Rosa Ribas and Empar Fernández are among a new generation of Catalan crime writers inspired to dig deeper and cast the net wider in their home city.
Their Barcelona is not the one tourists usually get to see, a city fabled for its fairy tale Gothic architecture, idiosyncratic Gaudí buildings, gentrified versions of Picasso's old haunts or landmarks featured in George Orwell's autobiographic classic “Homage to Catalonia”.
In her latest series of novels, beginning with “The Whispering City”, Ribas portrays the hidebound, inward-looking and impoverished Barcelona of the 1950s, which dictator General Franco would never let forget it had picked the losing side in 1936-39 Civil War.
“Barcelona brings what people want it to, there's an ideal, a vision, a fascination for this city that is hard to explain to those of us who live inside it,” Ribas told The Local on the sidelines of the Semana Negra crime-writing festival in Gijón, northern Spain.
In “The Whispering City”, Ribas's leading player is Ana Martí, who defies conventions not only by staying single and going out to work in an age when Spanish women were so oppressed they could not have bank accounts without their spouses' permission, but by entering the then male preserve of journalism to boot.
Ribas's novels also remind us that corruption scandals which have battered Spain in recent years are nothing new.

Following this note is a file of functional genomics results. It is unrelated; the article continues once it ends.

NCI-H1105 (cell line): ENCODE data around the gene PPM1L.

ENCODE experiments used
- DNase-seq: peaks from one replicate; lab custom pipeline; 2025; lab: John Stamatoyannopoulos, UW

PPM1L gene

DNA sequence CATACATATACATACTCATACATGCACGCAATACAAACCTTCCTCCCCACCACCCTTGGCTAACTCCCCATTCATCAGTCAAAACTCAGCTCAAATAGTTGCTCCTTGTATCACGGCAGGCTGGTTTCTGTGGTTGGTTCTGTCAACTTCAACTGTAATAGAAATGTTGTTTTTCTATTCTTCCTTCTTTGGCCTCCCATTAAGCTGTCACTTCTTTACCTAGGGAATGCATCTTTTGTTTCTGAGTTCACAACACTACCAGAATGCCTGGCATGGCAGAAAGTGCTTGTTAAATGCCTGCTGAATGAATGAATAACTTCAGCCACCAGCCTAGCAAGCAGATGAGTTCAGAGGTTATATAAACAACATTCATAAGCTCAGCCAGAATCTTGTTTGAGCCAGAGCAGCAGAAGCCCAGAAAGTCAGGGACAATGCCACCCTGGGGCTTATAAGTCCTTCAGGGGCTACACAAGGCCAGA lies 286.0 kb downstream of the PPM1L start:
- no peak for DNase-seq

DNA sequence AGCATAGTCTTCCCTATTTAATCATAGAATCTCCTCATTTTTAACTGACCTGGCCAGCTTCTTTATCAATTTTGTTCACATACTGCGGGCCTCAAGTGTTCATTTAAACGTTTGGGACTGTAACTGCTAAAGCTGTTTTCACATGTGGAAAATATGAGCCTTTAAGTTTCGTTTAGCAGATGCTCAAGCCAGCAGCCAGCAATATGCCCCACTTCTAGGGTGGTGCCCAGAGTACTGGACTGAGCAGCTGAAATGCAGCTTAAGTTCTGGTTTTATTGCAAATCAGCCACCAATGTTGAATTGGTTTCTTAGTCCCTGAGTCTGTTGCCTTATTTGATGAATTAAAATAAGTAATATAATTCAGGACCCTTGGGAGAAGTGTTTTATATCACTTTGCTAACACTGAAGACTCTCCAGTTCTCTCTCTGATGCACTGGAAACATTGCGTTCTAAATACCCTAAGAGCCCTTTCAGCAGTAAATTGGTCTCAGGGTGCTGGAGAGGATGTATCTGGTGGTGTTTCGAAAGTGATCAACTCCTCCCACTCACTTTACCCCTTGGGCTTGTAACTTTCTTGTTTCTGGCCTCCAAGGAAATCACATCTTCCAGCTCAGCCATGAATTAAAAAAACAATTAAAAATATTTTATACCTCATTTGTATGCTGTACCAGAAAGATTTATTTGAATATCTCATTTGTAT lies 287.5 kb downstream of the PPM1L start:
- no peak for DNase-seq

“It is a city very much contaminated by a social class and certain people who always float upwards, whatever happens, who don't care whether they live in a monarchy, a dictatorship or a republic,” she said.
“That is very characteristic of Barcelona, where you come across the same old surnames and I also wanted to depict that in my novels.”
Fernández meanwhile focuses on modern-day multi-ethnic, working-class neighbourhoods like the one she works in as a schoolteacher, and which a seemingly endless economic crisis has hit very hard.
In novels like “Maldita Verdad” (The Damned Truth), the third in a trilogy based on guilt, her characters are single mothers struggling to get by with teenage sons they dare not talk to, or men of 30 who cannot afford to leave home, a world in which anyone with a steady job seems like a king.
“I think Barcelona on the one hand has the emblematic part which everyone remembers, the Paseo de la Gracias, the Rambla, Raval, and those are icons that every reader has very much in mind,” Fernández noted at the Semana Negra, one of Europe's biggest cultural fairs which at least one million attend every year.
“But moreover there is great wealth in its neighbourhoods; each one is a city in miniature. Barcelona has more and more complexity in its people, not just in its underbelly, and so it is richer in crime plots that will never run out, especially in times of crisis,” she added.
By Martin Roberts in Gijón